If you see flashing lights in your rearview mirror in the coming months they just might be mounted on the 2020 Ford Police Interceptor Utility based on the all-new version of the big Explorer SUV Ford that will officially introduce at the North American International Auto Show later this month.
While there are some notable differences between the cop model and the one civilians will be able to buy, the Interceptor offers some big clues as to what’s to come with the 2020 Ford Explorer, starting with an all-new platform and the hybrid driveline that will also be offered on the retail model.
The Interceptor, however, will be offered only with the hybrid drivetrain, Ford officials told TheDetroitBureau.com during a sneak peek event ahead of the Explorer’s official Detroit debut. It’s something that “makes perfect sense for the law enforcement application where they’re idling 60% of the time,” explained Greg Ebel, the Interceptor’s marketing manager.
Ford has long been the dominant force in the police vehicle market, though its position came under threat when it decided to abandon the long-lived Crown Victoria sedan early in the decade. It came back with three alternatives based on the Fusion and Taurus sedans, as well as the Explorer. Now, with Ford planning to all but abandon the U.S. passenger car market, the automaker is looking for ways to make the Explorer-based Interceptor even more attractive to the law-enforcement community.
(Ford introduces new Police Responder version of F-150 pickup. Click Here to check it out.)
The hybrid drivetrain is a key part of that strategy. The system is based around a 3.3-liter naturally-aspirated V-6 paired with an electric motor, the combined package making 318 horsepower and 336 pound-feet of torque. The hybrid system is designed to deliver instant power, but it also promises to average 24 miles per gallon, according to Ford, or 41% more than the outgoing Police Interceptor Utility with a 3.7-liter gas engine.
That actually understates the advantages of going hybrid, suggested Ebel. With pursuit vehicles spending most of their time idling, the new Explorer-based model will be able to have its engine shut down most of the time, power for onboard functions, including computers and radios, coming from the SUV’s lithium-ion battery pack. When the battery starts to drain, the engine will automatically fire up and help recharge the pack before shutting down again.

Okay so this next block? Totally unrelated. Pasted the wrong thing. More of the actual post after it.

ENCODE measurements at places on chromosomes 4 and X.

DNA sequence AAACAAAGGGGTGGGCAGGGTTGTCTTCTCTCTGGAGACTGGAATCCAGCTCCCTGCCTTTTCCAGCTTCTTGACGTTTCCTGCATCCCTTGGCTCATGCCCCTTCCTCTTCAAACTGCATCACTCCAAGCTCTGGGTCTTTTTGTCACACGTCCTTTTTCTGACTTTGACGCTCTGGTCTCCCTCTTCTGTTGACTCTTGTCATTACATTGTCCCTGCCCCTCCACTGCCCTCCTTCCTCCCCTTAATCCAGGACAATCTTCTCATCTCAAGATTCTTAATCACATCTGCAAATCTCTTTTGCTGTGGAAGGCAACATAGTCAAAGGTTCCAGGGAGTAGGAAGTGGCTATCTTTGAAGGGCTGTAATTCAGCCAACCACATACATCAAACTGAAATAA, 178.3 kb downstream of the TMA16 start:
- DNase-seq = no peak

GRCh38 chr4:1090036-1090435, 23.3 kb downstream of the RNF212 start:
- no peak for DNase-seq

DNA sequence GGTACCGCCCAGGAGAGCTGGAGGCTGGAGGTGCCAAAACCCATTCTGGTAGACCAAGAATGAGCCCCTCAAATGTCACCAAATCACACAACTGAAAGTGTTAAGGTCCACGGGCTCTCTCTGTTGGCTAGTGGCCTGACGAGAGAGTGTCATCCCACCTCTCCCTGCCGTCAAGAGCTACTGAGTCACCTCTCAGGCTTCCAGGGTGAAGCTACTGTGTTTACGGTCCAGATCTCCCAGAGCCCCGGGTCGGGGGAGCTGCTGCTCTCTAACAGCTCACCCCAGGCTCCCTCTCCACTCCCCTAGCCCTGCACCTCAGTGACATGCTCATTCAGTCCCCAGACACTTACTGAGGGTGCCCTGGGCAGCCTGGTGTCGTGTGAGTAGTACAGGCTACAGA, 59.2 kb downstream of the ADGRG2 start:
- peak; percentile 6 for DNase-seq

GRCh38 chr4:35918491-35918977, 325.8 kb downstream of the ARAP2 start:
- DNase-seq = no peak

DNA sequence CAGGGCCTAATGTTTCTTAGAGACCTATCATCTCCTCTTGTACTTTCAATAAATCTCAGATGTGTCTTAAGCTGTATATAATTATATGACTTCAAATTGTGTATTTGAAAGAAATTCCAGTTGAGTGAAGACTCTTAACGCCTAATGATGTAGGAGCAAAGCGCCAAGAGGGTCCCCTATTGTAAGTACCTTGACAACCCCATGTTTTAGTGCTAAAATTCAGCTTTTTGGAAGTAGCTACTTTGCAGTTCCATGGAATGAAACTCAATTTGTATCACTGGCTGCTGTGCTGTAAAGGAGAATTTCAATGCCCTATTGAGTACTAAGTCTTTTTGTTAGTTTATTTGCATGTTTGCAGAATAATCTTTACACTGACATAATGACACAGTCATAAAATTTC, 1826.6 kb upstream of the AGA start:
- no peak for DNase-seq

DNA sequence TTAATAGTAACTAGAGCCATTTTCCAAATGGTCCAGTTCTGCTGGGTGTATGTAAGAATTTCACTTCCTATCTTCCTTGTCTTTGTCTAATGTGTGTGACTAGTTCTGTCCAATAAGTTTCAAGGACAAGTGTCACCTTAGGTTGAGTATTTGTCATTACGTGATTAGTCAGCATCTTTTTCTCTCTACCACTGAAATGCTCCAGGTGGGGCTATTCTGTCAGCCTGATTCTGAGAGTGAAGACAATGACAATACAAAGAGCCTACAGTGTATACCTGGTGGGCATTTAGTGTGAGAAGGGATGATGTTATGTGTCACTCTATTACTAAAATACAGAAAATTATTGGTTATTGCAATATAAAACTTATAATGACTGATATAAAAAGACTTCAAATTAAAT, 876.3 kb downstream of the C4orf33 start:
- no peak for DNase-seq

At $2.75 a gallon – about what gas had been averaging nationwide before the recent slump in pricing – Ford estimates a police department could save $3,500 a year thanks to the hybrid system. That could add up substantially for major agencies, such as the Los Angeles Police Department, which fields hundreds of Interceptors.
While Ford isn’t ready to discuss pricing, Ebel said the fuel savings alone should readily offset any premium for the hybrid package. And that doesn’t include the estimated savings on maintenance and repairs, Ford is predicting, by not having the engine run constantly.
The automaker has taken several other steps to enhance the appeal of the 2020 Interceptor. Unlike the three-row civilian Explorer, the cop version will have just two rows. That allows Ford to integrate a special safety cage designed to withstand a rear-end impact of up to 75 mph – the federal standard being just 50 mph.
“The safety of the officer is our first concern, said Ebel.
In most years, traffic accidents are the leading cause of death among officers on duty, not gunfire, according to federal data.
A few years ago, Ford introduced a system designed to detect when someone approaches one of its Interceptor Utility vehicles from the rear, helping officers avoid a potential ambush. The new model adds an updated version, dubbed Police Perimeter Alert. Using the rear parking assist system it can track the movements of someone approaching the Explorer from the rear “and can tell the difference between a jogger and an actual threat,” Ebel noted.
If a potential threat is detected, the system rolls up the vehicle’s windows, locks the doors and sounds an alert.
Ford became the first automaker to introduce a dedicated police package in 1950. It started using the Interceptor name a year later on a model equipped with its old flathead V-8 engine making 110 horsepower.
(To see more about Ford’s other police vehicle offerings, Click Here.)
Ford won’t discuss sales volumes or market share but independent data suggest it currently controls more than half of the U.S. market for dedicated police vehicles.